As you probably now realize, I’ve become quite addicted to cosplay and have been starting to spread my wings beyond Doctor Who-related costumes and into comics. After attending the Superman Celebration in 2012, I thought I could not return to the event without a cool DC comics costume. Being a huge Wonder Woman fan (I cut my teeth on the Linda Carter series), I decided that the Amazonian Princess would be a good place to start.
The Base Pieces: Corset and Skirt
This is the first costume I’ve actually crafted myself. My previous costumes have been pieces I’ve put together from street clothes. So this costume is sort of a big deal for me. The thing is, my original intention was to buy a Halloween costume and just use that. So I did. I bought it from another cosplayer and it sort of looked like this:
In fact, it was identical to this except that it didn’t have the belt. This is the official DC-licensed costume. The thing is, like most Halloween costumes, it looked cheap. I wasn’t happy. But I loved the skirt. So I decided, “I can do this,” and decided to cut off the top part of the costume, keep the skirt and make the rest on my own.
I started with the corset. I found a red one on eBay for all of $14. Because, cosplay is also about budgeting. It was important that the corset be shiny so that it would match the skirt well:
Being relatively small on top means that I have to tighten this thing as tightly as possible. But it works and looks great with the skirt.
The Tiara, Armbands, Breastplate and Belt
Of course, what’s Wonder Woman without her tiara, armbands and breast plate and belt? This is where I ran into a wall. I had no idea how to make those things. I don’t sew (it’s on my list of things to learn now, obviously) and I had no clue how to make things like armor pieces. Fortunately, the cosplay community is a sharing one and after searching Cosplay.com‘s forums, I found what I needed: craft foam. Not only that, but I also learned how to work with it. Even better? Craft foam sheets are cheap!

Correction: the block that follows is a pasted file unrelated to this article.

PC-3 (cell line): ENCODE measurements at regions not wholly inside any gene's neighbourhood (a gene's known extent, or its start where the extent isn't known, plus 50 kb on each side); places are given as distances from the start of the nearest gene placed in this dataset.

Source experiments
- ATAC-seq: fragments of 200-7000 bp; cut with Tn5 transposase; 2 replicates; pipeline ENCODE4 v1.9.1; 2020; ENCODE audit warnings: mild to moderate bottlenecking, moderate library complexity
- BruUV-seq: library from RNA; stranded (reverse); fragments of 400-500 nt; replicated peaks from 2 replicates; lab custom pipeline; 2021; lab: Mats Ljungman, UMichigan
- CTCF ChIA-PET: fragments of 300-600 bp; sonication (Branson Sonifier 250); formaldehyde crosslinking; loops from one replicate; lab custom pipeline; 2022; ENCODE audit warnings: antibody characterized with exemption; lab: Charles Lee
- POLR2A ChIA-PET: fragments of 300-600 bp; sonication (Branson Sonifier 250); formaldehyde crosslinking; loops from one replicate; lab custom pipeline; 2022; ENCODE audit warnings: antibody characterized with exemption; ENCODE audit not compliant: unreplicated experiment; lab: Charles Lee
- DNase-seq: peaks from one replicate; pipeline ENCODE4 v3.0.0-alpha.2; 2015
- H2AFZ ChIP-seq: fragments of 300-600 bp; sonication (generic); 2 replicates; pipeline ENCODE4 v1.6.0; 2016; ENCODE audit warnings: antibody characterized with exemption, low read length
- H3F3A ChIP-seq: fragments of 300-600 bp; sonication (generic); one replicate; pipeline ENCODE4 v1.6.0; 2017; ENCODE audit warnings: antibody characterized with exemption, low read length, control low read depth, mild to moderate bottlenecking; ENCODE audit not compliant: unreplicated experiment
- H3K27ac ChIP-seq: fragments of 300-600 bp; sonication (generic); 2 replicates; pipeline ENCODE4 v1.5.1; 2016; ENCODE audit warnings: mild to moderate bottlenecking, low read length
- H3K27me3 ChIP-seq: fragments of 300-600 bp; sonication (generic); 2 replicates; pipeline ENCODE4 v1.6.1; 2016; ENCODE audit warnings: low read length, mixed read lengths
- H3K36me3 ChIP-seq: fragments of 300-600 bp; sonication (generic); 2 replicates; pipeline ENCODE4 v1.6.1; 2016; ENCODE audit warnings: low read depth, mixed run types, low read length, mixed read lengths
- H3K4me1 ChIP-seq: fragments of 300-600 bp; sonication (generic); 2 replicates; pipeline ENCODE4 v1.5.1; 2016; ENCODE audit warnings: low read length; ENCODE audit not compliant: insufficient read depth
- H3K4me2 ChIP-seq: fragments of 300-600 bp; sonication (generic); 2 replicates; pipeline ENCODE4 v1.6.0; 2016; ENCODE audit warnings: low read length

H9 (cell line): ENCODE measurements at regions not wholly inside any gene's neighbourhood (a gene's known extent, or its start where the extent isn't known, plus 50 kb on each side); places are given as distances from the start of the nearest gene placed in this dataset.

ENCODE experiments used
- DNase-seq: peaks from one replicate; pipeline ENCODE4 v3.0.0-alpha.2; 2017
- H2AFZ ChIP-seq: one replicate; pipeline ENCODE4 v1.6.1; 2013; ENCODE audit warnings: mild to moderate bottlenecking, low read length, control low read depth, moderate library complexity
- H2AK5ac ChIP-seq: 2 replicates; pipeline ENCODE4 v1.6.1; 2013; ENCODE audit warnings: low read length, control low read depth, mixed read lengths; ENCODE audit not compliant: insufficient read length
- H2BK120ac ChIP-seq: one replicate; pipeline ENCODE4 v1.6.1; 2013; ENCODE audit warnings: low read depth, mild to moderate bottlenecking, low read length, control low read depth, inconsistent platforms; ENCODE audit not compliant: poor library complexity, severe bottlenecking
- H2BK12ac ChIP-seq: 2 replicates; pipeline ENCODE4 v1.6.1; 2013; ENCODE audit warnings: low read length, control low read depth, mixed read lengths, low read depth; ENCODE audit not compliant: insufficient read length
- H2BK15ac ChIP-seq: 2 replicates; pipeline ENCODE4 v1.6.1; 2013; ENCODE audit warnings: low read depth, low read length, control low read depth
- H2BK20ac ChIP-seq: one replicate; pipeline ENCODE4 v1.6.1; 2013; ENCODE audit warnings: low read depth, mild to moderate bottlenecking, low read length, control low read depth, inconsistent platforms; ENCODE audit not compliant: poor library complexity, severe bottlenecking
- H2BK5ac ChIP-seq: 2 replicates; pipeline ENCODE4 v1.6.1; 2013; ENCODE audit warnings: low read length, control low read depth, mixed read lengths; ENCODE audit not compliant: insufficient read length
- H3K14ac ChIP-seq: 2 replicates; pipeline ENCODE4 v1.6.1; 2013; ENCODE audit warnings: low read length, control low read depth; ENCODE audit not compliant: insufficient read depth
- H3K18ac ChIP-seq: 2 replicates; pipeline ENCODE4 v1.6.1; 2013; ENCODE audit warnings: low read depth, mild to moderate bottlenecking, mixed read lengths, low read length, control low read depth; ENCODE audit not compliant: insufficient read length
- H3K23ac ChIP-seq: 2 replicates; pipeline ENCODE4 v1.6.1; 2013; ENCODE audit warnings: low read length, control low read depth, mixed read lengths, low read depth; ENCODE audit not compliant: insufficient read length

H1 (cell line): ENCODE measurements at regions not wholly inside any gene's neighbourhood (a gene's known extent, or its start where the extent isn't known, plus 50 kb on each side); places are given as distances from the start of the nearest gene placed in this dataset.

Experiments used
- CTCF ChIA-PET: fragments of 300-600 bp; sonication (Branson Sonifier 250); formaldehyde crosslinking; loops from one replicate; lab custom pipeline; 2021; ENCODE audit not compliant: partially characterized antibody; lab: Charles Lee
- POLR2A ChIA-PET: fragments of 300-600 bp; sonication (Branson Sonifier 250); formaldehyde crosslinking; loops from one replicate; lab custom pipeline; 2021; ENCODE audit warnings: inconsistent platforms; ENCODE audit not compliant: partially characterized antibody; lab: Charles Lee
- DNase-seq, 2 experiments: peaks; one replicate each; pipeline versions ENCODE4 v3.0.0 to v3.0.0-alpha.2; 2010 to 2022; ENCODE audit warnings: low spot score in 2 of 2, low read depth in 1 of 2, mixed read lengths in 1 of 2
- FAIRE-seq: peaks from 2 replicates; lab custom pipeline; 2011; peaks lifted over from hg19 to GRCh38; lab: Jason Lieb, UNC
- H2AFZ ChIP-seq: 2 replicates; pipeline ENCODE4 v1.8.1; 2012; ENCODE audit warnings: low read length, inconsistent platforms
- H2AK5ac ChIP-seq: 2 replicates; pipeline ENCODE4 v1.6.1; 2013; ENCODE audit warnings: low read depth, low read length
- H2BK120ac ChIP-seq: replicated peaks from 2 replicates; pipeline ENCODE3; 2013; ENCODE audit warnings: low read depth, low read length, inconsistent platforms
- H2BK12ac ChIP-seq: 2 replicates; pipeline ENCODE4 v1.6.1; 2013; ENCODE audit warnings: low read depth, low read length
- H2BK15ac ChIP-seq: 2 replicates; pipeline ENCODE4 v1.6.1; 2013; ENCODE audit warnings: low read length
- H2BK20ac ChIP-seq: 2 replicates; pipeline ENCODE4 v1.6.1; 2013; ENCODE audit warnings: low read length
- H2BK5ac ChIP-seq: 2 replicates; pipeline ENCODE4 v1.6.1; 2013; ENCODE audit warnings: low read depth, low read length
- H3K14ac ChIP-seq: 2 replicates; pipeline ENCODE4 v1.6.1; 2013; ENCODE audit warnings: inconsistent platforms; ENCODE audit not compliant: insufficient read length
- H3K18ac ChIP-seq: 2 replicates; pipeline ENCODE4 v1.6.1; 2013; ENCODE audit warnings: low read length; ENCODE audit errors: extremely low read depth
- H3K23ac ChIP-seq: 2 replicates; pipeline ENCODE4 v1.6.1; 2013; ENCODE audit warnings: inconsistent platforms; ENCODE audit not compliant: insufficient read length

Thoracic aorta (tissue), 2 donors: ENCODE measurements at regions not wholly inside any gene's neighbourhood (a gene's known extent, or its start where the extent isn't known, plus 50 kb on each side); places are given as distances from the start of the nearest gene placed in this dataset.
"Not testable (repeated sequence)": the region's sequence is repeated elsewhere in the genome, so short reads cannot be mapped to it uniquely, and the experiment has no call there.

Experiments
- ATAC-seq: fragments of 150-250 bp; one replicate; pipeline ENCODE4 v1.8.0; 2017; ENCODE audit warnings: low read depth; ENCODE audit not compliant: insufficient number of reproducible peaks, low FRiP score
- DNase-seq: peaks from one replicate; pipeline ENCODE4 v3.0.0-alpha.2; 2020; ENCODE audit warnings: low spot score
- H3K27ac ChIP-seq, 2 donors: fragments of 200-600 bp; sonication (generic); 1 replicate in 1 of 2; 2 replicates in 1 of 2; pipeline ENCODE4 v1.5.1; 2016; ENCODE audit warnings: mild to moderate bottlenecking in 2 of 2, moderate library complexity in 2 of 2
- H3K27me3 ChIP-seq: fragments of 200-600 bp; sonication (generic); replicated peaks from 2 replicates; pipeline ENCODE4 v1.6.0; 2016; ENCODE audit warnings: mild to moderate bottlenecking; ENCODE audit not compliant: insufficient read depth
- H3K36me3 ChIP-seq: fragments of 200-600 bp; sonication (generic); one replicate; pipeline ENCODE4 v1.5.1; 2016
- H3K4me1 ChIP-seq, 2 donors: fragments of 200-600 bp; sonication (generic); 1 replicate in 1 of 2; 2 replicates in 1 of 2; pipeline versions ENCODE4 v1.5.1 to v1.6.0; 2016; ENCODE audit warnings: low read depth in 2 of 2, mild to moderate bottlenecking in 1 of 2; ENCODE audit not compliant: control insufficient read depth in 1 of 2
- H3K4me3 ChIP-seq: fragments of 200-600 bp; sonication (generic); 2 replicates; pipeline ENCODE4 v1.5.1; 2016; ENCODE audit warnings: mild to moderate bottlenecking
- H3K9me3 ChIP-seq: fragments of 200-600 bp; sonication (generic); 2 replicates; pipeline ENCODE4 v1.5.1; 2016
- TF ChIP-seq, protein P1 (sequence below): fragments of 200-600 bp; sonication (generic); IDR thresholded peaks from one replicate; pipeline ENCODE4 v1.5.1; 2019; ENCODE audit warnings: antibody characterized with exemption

I ordered craft foam from Hobby Lobby, but I couldn’t find just plain white (so I could paint it later), so I went with a glittery white. I wasn’t sure it would work, but it did. Within minutes of acquiring what I needed, I fashioned a tiara. Of course, being a perfectionist, I screwed it up trying to perfect it, so had to make a second – that one came out even better. I painted it gold with Krylon Shortcuts in goldleaf. And immediately loved it. I also did the armbands and painted them with Krylon Shortcuts silver. It was almost too easy:
Of course, I didn’t learn until after I painted them that I needed to stiffen them up with glue. Good thing I stocked up on extra paint. So I added layer after layer of Elmer’s glue (diluted slightly with water so it went o smoothly) with a small paintbrush. This is a painstaking process: basically, you “paint” each layer of glue on and let it dry and then paint subsequent layers, one by one, over it. It takes a few days, but eventually the craft foam stiffens up and feels more solid, which is what you want. This technique also gives you a smooth surface to work with: